The fundamental goal of scientific meetings is to share knowledge and accelerate scientific advances. Investigators use different types of presentations to disseminate and share their valuable work with others in the field. This is an important aspect of promoting their scientific careers. These presentations are important to communicate findings and connect with others in the field with similar interests.
Muhamad Alhaj Moustafa, MD
During these meetings, your research work has the potential to receive attention and visibility. This is a great opportunity to get feedback on your work and to build future collaborations and valuable connections.
I attended my first ASCO Annual Meeting as a postdoctoral fellow in 2015. I remember being so excited about my abstract acceptance but also stressed out about presenting at such a large-scale meeting. I had to read a lot of articles and seek advice from mentors on how to prepare the perfect presentation and how to connect with and impress the audience.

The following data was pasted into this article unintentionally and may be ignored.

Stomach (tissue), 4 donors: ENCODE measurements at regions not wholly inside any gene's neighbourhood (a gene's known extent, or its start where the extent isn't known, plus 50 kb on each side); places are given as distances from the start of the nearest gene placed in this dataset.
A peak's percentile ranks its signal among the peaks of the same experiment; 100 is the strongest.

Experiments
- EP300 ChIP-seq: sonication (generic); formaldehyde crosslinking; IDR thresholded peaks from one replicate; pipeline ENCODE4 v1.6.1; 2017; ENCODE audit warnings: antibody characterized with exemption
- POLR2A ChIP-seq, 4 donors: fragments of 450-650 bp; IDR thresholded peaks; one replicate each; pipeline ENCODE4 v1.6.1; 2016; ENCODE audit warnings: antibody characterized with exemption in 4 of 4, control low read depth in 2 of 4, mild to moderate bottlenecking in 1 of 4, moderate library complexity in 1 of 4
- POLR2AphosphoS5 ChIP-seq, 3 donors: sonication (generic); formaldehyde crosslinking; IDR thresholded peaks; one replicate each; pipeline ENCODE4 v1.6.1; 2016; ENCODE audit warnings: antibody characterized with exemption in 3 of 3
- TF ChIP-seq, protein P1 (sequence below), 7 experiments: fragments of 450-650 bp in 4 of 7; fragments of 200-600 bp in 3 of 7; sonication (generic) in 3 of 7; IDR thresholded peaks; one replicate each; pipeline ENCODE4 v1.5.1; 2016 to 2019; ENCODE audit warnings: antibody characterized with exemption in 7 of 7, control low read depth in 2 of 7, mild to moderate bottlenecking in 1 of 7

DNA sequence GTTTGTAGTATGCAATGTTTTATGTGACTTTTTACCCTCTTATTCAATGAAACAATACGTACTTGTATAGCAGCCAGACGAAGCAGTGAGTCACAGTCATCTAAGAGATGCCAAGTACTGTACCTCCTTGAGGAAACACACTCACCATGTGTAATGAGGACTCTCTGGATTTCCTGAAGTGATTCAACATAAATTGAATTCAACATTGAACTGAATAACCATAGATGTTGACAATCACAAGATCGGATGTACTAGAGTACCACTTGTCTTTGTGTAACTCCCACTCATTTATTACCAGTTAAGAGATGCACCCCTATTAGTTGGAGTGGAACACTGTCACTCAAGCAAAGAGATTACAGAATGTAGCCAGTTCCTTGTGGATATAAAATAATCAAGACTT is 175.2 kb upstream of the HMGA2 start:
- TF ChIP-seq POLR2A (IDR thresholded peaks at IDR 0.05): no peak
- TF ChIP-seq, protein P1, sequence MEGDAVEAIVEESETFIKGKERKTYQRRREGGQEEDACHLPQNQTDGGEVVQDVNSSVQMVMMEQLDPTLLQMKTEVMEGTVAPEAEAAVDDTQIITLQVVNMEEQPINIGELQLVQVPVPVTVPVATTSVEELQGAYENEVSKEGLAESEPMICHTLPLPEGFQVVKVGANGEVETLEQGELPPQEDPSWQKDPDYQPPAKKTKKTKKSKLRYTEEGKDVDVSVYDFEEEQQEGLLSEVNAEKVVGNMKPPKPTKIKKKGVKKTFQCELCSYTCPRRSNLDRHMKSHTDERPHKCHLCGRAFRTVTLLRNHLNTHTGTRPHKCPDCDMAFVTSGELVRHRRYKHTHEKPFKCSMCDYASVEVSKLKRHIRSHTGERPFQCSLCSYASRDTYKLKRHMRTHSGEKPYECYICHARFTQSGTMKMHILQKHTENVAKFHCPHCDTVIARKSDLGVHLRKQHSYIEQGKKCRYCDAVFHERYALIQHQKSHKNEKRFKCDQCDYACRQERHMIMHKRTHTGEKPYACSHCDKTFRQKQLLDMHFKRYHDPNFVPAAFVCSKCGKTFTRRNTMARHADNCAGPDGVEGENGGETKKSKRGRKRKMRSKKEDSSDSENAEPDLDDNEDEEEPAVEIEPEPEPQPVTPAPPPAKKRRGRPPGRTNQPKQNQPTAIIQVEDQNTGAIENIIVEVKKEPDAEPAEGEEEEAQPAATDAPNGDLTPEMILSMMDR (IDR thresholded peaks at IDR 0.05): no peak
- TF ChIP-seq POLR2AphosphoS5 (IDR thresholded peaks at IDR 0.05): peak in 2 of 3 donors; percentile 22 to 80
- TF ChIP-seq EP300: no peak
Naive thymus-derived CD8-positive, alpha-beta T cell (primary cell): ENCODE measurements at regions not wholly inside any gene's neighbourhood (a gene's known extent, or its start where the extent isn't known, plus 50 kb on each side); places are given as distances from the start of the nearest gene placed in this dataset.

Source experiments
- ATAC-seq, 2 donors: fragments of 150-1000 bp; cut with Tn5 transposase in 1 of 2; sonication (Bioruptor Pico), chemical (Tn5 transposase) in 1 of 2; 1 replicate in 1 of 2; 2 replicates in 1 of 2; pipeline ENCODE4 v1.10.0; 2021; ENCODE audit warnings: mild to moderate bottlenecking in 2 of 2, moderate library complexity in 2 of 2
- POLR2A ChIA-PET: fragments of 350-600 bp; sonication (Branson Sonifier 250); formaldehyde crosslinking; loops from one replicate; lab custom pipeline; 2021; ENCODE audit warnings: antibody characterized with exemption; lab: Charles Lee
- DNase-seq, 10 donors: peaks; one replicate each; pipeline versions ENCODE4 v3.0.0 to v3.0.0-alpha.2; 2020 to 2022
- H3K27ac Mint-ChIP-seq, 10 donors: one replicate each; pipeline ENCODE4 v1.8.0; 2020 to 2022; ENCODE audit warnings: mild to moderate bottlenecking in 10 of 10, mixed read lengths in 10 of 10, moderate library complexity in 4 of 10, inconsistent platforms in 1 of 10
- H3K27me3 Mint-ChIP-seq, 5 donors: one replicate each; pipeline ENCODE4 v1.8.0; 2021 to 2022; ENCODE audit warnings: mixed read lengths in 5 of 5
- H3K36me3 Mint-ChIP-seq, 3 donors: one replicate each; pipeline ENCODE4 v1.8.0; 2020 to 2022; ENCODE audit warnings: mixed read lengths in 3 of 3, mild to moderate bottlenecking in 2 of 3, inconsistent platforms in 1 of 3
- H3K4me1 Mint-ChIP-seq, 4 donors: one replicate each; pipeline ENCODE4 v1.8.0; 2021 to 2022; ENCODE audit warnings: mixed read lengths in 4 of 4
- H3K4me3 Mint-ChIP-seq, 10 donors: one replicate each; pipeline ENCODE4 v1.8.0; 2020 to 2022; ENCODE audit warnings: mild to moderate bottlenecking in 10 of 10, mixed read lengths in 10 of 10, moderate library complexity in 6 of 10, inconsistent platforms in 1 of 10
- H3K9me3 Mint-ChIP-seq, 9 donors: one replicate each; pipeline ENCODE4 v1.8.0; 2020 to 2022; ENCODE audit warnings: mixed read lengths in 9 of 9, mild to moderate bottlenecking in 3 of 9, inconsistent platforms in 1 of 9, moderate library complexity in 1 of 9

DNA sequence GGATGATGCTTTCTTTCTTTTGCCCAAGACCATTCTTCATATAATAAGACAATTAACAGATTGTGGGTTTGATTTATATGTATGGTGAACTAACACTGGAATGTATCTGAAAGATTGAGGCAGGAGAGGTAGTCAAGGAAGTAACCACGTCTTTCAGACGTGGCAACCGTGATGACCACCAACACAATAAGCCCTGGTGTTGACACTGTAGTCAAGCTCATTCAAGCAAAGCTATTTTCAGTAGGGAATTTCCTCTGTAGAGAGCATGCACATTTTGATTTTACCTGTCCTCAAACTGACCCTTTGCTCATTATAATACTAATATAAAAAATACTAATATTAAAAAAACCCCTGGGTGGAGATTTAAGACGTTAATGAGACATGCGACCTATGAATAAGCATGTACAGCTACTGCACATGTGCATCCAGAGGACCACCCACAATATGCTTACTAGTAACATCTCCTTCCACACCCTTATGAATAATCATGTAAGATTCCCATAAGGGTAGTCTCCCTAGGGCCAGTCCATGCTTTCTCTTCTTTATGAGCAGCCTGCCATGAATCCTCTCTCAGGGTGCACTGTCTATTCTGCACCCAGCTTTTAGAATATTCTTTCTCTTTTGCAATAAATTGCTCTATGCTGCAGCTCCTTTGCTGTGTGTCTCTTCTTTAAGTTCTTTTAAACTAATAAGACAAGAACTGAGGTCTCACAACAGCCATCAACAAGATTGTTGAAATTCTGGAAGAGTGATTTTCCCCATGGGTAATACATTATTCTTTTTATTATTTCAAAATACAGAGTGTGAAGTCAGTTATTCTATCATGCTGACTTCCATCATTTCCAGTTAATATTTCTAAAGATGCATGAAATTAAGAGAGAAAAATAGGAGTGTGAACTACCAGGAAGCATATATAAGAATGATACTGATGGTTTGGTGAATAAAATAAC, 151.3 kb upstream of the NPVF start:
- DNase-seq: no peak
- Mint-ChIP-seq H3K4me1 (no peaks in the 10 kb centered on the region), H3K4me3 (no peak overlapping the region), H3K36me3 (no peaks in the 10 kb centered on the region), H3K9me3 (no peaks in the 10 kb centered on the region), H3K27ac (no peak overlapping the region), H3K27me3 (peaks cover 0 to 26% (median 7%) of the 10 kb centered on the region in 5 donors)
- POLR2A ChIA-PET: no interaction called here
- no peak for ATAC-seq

Now, having presented multiple times and in different formats and meetings, I have come to the conclusion that presentation skills are highly valuable tools that can help to promote your work and advance in your field. Thus, it is important to train and master these skills. Here are some tips that I have learned from my experience, particularly geared to first-time presenters.
Understand Your Audience
Understanding who your audience is and what they are looking for in your presentation is of utmost importance. It will help you determine the appropriate scope and depth of content summary you should provide.